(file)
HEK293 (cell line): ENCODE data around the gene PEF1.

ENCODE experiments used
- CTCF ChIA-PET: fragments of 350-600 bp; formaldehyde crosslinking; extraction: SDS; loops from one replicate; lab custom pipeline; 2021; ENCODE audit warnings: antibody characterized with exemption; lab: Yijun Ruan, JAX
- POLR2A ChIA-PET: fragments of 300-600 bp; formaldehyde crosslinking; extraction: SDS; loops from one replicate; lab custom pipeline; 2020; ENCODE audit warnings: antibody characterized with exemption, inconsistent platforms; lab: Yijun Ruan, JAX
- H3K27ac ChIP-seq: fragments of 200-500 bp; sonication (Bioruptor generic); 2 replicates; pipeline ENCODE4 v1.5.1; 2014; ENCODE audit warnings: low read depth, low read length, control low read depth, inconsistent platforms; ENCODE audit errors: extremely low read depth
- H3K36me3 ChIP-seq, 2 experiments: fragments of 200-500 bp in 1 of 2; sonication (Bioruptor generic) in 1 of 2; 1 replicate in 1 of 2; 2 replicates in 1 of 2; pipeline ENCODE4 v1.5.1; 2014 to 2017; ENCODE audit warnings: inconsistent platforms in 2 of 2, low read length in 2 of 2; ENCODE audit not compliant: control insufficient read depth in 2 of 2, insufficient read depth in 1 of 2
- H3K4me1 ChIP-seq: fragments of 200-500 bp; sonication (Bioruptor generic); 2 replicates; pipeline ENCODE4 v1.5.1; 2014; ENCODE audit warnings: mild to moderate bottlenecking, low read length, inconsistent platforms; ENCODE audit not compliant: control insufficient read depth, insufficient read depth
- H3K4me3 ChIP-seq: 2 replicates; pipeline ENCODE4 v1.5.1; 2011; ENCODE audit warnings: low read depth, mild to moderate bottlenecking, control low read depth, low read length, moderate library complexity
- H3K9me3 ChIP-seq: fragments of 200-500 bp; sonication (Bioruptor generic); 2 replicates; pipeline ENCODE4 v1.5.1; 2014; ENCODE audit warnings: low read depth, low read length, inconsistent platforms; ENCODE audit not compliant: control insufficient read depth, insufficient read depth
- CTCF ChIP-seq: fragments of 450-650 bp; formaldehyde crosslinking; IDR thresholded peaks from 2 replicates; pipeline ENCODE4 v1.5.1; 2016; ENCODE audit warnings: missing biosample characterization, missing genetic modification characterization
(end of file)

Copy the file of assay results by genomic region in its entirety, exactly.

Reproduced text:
HEK293 (cell line): ENCODE data around the gene PEF1.

ENCODE experiments used
- CTCF ChIA-PET: fragments of 350-600 bp; formaldehyde crosslinking; extraction: SDS; loops from one replicate; lab custom pipeline; 2021; ENCODE audit warnings: antibody characterized with exemption; lab: Yijun Ruan, JAX
- POLR2A ChIA-PET: fragments of 300-600 bp; formaldehyde crosslinking; extraction: SDS; loops from one replicate; lab custom pipeline; 2020; ENCODE audit warnings: antibody characterized with exemption, inconsistent platforms; lab: Yijun Ruan, JAX
- H3K27ac ChIP-seq: fragments of 200-500 bp; sonication (Bioruptor generic); 2 replicates; pipeline ENCODE4 v1.5.1; 2014; ENCODE audit warnings: low read depth, low read length, control low read depth, inconsistent platforms; ENCODE audit errors: extremely low read depth
- H3K36me3 ChIP-seq, 2 experiments: fragments of 200-500 bp in 1 of 2; sonication (Bioruptor generic) in 1 of 2; 1 replicate in 1 of 2; 2 replicates in 1 of 2; pipeline ENCODE4 v1.5.1; 2014 to 2017; ENCODE audit warnings: inconsistent platforms in 2 of 2, low read length in 2 of 2; ENCODE audit not compliant: control insufficient read depth in 2 of 2, insufficient read depth in 1 of 2
- H3K4me1 ChIP-seq: fragments of 200-500 bp; sonication (Bioruptor generic); 2 replicates; pipeline ENCODE4 v1.5.1; 2014; ENCODE audit warnings: mild to moderate bottlenecking, low read length, inconsistent platforms; ENCODE audit not compliant: control insufficient read depth, insufficient read depth
- H3K4me3 ChIP-seq: 2 replicates; pipeline ENCODE4 v1.5.1; 2011; ENCODE audit warnings: low read depth, mild to moderate bottlenecking, control low read depth, low read length, moderate library complexity
- H3K9me3 ChIP-seq: fragments of 200-500 bp; sonication (Bioruptor generic); 2 replicates; pipeline ENCODE4 v1.5.1; 2014; ENCODE audit warnings: low read depth, low read length, inconsistent platforms; ENCODE audit not compliant: control insufficient read depth, insufficient read depth
- CTCF ChIP-seq: fragments of 450-650 bp; formaldehyde crosslinking; IDR thresholded peaks from 2 replicates; pipeline ENCODE4 v1.5.1; 2016; ENCODE audit warnings: missing biosample characterization, missing genetic modification characterization